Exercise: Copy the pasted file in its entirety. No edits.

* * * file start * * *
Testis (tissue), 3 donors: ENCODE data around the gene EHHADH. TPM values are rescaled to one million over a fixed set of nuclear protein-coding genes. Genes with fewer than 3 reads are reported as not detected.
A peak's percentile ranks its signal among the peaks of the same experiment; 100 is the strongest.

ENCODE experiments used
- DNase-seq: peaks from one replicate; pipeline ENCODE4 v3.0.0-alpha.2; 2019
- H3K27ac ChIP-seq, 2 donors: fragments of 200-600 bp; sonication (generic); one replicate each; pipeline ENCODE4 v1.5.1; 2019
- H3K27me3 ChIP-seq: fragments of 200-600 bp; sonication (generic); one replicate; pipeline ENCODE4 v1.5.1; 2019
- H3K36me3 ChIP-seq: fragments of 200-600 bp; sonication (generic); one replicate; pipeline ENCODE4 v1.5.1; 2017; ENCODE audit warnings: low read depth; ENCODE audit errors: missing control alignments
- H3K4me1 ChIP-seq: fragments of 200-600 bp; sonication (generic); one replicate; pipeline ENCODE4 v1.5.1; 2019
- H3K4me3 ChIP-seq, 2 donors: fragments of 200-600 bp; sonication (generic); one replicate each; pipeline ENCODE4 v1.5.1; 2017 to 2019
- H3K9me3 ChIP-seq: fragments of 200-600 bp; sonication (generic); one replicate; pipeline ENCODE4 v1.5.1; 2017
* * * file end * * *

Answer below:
Testis (tissue), 3 donors: ENCODE data around the gene EHHADH. TPM values are rescaled to one million over a fixed set of nuclear protein-coding genes. Genes with fewer than 3 reads are reported as not detected.
A peak's percentile ranks its signal among the peaks of the same experiment; 100 is the strongest.

ENCODE experiments used
- DNase-seq: peaks from one replicate; pipeline ENCODE4 v3.0.0-alpha.2; 2019
- H3K27ac ChIP-seq, 2 donors: fragments of 200-600 bp; sonication (generic); one replicate each; pipeline ENCODE4 v1.5.1; 2019
- H3K27me3 ChIP-seq: fragments of 200-600 bp; sonication (generic); one replicate; pipeline ENCODE4 v1.5.1; 2019
- H3K36me3 ChIP-seq: fragments of 200-600 bp; sonication (generic); one replicate; pipeline ENCODE4 v1.5.1; 2017; ENCODE audit warnings: low read depth; ENCODE audit errors: missing control alignments
- H3K4me1 ChIP-seq: fragments of 200-600 bp; sonication (generic); one replicate; pipeline ENCODE4 v1.5.1; 2019
- H3K4me3 ChIP-seq, 2 donors: fragments of 200-600 bp; sonication (generic); one replicate each; pipeline ENCODE4 v1.5.1; 2017 to 2019
- H3K9me3 ChIP-seq: fragments of 200-600 bp; sonication (generic); one replicate; pipeline ENCODE4 v1.5.1; 2017